News and Commentary

Delta Airlines CEO Says Passengers Should Get Permission To Recline Seats
Photographer: Christopher Goodney/Bloomberg via Getty Images
Christopher Goodney/Bloomberg via Getty Images

Have airline companies become so fattened within their ivory tower of monopoly rule that CEOs can no longer grasp the meaning of customer service? The latest reaction from Delta’s top brass Ed Bastian regarding the viral story about a rude American Eagle passenger slugging the reclined seat in front of him indicates that may be so.

Earlier this week, a 45-second video clip went viral on social media, showing a man passive-aggressively punching a woman’s reclined seat ahead of him while aboard an American Eagle flight, picking up millions of views and thousands of retweets.

The clip intensely divided the internet, with some people sympathizing with the man, believing that the woman had acted rudely by reclining her seat in the first place, given that the person behind her was in the final row. Others believed the man mishandled the situation and should have raised his discomfort with the flight attendant instead of acting so aggressively. Weighing in on the situation Friday was none other than Delta Airlines CEO Ed Bastian, who said that passengers should now learn to ask permission before reclining in their (bought and paid for) seats.

“I think customers have the right to recline,” Bastian said on CNBC’s “Squawk Box.” “I think the proper thing to do is if you’re going to recline into somebody that you ask if it’s okay first and then you do it.”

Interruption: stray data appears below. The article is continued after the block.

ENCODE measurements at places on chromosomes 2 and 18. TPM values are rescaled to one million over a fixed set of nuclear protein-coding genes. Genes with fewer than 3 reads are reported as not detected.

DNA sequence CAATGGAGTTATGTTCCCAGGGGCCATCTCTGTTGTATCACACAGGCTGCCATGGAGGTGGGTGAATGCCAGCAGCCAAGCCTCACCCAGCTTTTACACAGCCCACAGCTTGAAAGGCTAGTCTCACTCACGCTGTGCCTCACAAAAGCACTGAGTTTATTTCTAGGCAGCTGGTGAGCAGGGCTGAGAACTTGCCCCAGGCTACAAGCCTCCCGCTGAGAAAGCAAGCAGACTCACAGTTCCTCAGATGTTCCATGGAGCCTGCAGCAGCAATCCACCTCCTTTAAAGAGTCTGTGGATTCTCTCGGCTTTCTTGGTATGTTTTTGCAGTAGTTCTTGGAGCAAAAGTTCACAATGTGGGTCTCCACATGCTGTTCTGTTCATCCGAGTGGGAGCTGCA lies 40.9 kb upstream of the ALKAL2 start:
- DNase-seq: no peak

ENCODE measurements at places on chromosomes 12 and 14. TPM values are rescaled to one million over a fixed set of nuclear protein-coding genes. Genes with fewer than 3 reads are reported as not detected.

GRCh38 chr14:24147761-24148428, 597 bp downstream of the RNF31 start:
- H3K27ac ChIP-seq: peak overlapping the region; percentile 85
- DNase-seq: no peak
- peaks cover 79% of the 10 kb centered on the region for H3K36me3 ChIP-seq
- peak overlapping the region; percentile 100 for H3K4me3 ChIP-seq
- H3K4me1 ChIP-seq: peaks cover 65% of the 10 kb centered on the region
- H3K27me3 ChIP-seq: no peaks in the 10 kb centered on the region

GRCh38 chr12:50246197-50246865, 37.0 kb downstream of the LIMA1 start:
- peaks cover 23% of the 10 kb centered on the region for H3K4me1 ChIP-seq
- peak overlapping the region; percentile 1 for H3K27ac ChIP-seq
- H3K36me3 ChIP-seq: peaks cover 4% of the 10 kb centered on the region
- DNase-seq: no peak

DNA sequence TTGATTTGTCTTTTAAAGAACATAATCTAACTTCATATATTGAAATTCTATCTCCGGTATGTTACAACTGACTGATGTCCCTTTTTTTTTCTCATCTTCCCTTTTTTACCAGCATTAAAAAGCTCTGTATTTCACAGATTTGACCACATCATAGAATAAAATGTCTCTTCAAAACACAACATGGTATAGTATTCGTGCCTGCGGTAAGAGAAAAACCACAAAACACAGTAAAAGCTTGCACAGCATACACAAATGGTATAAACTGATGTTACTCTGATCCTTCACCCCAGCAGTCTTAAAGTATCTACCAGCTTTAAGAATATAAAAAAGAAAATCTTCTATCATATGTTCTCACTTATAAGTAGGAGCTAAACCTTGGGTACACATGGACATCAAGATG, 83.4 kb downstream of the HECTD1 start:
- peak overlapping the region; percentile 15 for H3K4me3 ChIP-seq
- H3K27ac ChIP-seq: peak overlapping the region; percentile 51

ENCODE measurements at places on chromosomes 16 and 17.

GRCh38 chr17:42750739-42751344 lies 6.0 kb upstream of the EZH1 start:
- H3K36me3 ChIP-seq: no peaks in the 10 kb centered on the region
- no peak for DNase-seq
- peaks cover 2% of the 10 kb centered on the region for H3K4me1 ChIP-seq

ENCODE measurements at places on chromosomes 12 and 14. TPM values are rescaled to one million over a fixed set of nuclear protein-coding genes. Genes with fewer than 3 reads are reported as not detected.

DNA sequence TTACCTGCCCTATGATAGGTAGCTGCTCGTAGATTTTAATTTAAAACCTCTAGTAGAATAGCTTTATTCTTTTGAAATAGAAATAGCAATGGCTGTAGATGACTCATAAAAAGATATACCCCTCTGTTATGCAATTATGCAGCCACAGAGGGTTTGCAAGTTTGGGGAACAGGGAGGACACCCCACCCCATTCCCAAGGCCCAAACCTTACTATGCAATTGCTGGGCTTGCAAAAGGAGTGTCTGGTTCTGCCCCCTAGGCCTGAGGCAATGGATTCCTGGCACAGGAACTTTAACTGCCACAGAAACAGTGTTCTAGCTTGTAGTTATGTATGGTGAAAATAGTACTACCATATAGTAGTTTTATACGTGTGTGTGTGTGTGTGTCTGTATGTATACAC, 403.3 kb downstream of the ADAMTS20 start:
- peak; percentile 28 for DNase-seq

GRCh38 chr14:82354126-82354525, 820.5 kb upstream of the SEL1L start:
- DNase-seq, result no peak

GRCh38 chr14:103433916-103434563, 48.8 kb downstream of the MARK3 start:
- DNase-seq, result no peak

Bastian added that he never reclines, believing it unbecoming of a man in his position to do so.

“I never recline, because I don’t think it’s something as CEO I should be doing,” Bastian said. “I never say anything if someone reclines into me.”

People on social media roundly mocked Ed Bastian’s suggestion that passengers now have some unwritten duty to ask to recline their seats from now on.

“Guys: the blame for lack of cabin/reclining seat-related comfort is the airlines. Not your fellow passengers. Blaming them is like blaming the steerage passengers on the Titanic,” tweeted Clare Jeffery of Mother Jones.

“Dear Delta CEO, if you put a recliner on a seat, people should be able to use it (and not have it slam into the person behind them). If you don’t want people to recline, don’t include it, but if you include an amenity, nobody should have to ask another passenger’s permission,” tweeted entrepreneur Carol Roth. 

“No, this a cop-out by Delta. I expect my fellow travellers to extend that minute extension of the seat for comfort and health reasons. I don’t get angry at them, I get angry at Delta, and other airlines, for outfitting their aircraft as if we are cattle,” said one Twitter user. 

People were especially incensed over the fact that airlines have done nothing to fit their planes with spacious accommodations. In fact, as noted by the New York Post, airlines have been looking into efficient methods of further tightening their already tight seating spaces in the hopes of cramming more butts into the seats:

In October, it was revealed that FAA researchers were recruiting volunteers for a study into whether tighter space on planes decreased passenger safety.

However, prior to news of the study, the FAA ruled that shrinking seats did not impact consumer safety — which prompted a federal judge to respond, “That makes no sense.”

In 2017, researchers at NYU and Cardozo School of Law published a study that examined whether fighting over reclining seats could be prevented by charging passengers to recline.